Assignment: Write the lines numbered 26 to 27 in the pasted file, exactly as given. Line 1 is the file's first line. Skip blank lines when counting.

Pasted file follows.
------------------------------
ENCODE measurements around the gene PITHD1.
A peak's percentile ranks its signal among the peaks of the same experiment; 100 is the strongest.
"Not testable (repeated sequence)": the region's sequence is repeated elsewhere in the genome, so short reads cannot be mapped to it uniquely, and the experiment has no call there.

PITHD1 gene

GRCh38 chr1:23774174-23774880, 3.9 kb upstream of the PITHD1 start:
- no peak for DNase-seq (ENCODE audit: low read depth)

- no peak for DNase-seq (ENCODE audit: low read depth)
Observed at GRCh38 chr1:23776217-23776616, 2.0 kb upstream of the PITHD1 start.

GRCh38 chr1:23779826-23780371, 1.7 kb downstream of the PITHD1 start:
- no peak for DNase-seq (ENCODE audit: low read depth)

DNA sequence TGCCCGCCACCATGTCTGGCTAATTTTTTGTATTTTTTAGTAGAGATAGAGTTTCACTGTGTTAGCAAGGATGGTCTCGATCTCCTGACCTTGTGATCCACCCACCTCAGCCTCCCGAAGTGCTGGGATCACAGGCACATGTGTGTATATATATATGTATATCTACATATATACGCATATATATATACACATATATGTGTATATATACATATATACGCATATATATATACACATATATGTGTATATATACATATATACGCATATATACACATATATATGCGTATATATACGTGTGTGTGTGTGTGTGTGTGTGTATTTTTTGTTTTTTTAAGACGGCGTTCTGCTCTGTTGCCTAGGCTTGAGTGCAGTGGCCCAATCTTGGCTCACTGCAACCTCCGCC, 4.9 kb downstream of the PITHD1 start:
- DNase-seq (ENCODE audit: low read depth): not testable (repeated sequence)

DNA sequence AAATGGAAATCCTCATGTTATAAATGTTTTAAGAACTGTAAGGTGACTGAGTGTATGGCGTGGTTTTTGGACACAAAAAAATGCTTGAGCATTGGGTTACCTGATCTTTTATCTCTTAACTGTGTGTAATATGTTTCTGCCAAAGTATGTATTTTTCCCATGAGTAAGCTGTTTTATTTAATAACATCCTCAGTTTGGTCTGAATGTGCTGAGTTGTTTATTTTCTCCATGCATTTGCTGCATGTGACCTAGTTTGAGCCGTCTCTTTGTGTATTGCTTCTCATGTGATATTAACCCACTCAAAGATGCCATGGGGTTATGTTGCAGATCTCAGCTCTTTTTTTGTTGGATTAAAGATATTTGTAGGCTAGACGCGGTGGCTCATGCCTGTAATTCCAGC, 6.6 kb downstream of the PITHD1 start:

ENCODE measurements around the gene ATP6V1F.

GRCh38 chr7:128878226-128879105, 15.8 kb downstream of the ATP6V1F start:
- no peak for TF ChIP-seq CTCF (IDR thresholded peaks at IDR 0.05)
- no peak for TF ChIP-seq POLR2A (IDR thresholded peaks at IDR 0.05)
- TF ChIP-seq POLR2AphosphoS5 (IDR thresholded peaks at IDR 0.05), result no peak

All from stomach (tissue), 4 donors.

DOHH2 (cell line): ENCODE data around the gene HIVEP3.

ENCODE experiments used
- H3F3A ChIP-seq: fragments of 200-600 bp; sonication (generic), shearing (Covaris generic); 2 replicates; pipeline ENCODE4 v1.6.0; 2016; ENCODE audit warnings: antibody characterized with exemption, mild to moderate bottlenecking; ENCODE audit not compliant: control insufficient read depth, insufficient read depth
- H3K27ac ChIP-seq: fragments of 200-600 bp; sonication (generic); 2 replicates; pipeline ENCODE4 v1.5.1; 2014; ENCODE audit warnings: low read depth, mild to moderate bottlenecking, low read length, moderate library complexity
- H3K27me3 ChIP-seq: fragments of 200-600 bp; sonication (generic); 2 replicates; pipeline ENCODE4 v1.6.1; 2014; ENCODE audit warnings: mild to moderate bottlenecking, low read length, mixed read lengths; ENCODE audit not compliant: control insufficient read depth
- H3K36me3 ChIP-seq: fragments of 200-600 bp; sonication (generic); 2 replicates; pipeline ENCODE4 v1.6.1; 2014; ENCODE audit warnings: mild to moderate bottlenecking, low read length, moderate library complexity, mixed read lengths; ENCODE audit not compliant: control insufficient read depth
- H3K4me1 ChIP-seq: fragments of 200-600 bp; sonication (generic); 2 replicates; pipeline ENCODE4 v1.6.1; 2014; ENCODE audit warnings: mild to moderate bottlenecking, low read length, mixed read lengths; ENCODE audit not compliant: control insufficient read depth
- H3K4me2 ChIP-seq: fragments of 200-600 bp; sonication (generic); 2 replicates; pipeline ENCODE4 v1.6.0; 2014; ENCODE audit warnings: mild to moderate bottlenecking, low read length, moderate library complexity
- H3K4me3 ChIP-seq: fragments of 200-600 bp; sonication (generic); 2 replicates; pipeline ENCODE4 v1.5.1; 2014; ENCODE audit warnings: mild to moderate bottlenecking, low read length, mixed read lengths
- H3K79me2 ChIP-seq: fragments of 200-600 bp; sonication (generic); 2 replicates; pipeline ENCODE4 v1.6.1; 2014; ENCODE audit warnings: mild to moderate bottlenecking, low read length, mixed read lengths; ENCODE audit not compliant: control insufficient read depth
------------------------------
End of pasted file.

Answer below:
- H3K4me1 ChIP-seq: fragments of 200-600 bp; sonication (generic); 2 replicates; pipeline ENCODE4 v1.6.1; 2014; ENCODE audit warnings: mild to moderate bottlenecking, low read length, mixed read lengths; ENCODE audit not compliant: control insufficient read depth
- H3K4me2 ChIP-seq: fragments of 200-600 bp; sonication (generic); 2 replicates; pipeline ENCODE4 v1.6.0; 2014; ENCODE audit warnings: mild to moderate bottlenecking, low read length, moderate library complexity